Lane said with government grants and reimbursements, most projects would likely be paid off in four to six years.
“If you can get the government to pay for 50, 75 percent of your project, that’s a screaming deal,” Johnson said.
As Lane explained, in order for a hydro project to be feasible, there must be either a enough water volume, the water must be flowing at a high enough speed, or both.
In locations with steep drops in elevation, less volume is necessary, and in areas with more volume, slighter changes in elevation will do.
At this point, Lane said his office is tasked with helping producers figure out if their water has hydropower potential.
“Right now there’s plenty of producers who think, ‘I’ve got water flowing. There must be a way to tap into that.’ What we want to do is help them determine if they have actual potential.”
According to a survey conducted by the CDA on small hydropower, the two types of hydropower that will be most useful to farmers and ranchers are electric and mechanical. Water can be used generate electricity that can power equipment, barns and farmhouses, or it can be used to mechanically power specific pieces of equipment.
Lane said for farmers and ranchers with remote fields, hydromechanical projects may be more useful, since they don’t require connections to the power grid. If operations are already close to electrical grids, then hydroelectric projects may be more beneficial.
Either way, Lane said his office hopes to help producers determine which projects are right for their properties.
“Power is a significant part of the input cost for any producer, so if we can help them through the development of small hydro, reduce those costs, then that makes their business much more profitable,” Lane said.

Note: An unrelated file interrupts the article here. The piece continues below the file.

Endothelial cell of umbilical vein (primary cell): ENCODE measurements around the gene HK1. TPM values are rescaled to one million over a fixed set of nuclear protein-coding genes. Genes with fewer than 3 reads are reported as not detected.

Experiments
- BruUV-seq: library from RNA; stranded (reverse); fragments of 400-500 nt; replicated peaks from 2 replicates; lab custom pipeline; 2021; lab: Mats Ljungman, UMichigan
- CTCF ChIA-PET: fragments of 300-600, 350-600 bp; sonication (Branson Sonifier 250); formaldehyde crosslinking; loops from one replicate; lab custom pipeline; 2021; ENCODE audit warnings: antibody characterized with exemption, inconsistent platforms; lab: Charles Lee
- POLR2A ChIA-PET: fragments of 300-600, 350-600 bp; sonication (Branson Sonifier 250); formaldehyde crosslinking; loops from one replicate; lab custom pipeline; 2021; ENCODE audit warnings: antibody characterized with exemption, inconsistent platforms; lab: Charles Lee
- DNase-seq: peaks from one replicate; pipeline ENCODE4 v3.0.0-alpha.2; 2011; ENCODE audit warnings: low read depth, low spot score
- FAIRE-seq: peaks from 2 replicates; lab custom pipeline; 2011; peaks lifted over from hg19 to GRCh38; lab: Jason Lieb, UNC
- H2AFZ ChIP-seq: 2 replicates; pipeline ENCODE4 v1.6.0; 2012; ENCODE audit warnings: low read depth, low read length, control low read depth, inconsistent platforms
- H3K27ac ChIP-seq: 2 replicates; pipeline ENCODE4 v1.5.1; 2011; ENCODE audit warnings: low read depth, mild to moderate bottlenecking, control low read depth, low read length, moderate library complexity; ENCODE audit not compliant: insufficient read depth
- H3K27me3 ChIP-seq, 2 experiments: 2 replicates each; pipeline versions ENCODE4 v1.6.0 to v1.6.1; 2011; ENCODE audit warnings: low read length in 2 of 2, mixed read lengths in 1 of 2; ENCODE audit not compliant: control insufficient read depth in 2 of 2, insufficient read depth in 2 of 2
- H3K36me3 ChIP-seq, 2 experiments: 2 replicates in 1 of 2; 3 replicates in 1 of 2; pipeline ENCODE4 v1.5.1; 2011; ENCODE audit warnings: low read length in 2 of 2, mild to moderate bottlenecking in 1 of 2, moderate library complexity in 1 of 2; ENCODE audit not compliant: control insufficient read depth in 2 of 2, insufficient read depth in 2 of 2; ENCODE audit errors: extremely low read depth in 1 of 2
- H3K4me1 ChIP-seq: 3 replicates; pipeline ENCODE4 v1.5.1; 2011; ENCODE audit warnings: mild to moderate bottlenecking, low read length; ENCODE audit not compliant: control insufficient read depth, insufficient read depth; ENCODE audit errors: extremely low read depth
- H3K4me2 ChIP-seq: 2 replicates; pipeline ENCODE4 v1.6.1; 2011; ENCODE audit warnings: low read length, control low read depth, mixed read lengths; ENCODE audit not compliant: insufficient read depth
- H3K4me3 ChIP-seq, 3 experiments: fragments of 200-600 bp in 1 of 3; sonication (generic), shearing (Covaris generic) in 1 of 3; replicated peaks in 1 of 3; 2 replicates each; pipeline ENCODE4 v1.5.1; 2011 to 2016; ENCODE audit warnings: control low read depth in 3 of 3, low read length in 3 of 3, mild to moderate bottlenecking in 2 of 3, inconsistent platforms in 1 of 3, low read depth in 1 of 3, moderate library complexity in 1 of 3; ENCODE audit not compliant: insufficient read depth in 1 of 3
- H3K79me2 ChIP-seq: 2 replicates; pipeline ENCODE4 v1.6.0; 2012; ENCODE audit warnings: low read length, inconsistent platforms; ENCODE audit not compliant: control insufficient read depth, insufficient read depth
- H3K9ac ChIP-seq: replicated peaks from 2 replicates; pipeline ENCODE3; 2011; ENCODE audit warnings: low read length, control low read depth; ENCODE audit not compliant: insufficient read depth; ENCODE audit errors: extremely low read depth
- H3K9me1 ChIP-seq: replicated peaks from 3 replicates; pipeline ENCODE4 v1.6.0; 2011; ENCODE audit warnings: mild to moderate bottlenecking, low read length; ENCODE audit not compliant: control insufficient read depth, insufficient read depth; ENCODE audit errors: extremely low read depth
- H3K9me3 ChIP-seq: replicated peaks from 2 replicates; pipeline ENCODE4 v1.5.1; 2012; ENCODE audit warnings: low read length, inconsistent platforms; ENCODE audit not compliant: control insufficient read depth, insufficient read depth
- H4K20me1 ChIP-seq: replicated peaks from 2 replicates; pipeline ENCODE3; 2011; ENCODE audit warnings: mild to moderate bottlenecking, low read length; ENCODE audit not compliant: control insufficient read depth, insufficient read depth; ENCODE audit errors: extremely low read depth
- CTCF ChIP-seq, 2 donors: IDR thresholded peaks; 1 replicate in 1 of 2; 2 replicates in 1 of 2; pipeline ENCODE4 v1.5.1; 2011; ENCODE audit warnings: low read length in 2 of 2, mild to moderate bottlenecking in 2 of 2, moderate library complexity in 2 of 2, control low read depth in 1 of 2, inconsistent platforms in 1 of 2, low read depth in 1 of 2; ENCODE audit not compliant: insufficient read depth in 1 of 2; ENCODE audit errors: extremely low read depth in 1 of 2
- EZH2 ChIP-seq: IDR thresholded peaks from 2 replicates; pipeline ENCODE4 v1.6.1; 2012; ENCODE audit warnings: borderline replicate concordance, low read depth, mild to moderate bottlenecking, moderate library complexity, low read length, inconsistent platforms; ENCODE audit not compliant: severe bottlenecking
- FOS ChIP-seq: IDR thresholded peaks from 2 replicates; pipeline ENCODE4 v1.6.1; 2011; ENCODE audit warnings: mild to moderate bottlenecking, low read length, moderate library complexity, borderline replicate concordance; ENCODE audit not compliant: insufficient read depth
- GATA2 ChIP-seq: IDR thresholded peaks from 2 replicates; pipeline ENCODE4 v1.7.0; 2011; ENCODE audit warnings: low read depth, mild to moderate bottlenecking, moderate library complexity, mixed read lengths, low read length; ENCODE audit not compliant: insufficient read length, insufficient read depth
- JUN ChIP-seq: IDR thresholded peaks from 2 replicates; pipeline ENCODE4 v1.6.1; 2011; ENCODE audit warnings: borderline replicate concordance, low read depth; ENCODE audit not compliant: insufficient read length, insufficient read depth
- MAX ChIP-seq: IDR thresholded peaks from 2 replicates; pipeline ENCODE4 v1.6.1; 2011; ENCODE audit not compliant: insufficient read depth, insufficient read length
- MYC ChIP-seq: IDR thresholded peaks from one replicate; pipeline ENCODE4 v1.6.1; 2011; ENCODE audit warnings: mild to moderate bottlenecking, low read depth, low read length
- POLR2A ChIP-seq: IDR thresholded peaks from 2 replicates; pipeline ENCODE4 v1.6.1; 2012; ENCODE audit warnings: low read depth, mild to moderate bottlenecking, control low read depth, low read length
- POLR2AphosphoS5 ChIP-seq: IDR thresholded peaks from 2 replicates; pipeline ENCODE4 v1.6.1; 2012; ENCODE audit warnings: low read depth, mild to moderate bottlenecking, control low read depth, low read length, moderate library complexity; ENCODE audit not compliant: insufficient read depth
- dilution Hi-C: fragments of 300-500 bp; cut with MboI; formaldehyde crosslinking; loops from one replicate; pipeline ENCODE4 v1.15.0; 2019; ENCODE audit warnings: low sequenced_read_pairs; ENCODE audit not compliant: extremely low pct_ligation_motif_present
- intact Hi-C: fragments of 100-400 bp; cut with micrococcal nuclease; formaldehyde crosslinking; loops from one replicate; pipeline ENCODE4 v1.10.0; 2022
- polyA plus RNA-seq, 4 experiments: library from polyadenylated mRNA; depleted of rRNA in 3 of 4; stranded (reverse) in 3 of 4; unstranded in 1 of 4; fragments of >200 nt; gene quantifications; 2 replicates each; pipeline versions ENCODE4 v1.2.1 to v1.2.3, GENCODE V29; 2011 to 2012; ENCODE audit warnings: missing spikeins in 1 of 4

The CDA is working with producers to develop small hydro projects that can serve as guiding examples for others who go through the project.
As an existing example, Lane said he often points to the small hydro project developed on George Wenschhof’s meeker property. The hydroelectric project initially cost hundreds of thousands of dollars, Lane said, but with more than half of that cost covered by grants and reimbursements, that project is already helping Wenschhof save on energy bills.
“It was worth making that more substantial investment up front because the payoff would be more substantial, as well,” Lane said of the Wenschhof project.
According to the Colorado Energy Office, that project was one of the first to successfully go through the streamlined federal process, with approval given within two months.
Lane said while it’s a new endeavor, the effort to help producers navigate the world of small hydro has been an interagency one. He said his office is working with the state energy office and with local representatives of the National Resources Conservation Service to make sure the most up-to-date information is available.
He said producers who are interested in looking into small hydro may contact his office and may access the recent analysis on the CDA website. Producers may also contact their local NRCS officers.
Lane said with energy bills going nowhere but up, he hopes members of the agriculture industry will look into whether small hydro could help their operations.
“This is all going uphill, so this is a good to get involved,” Lane said. ❖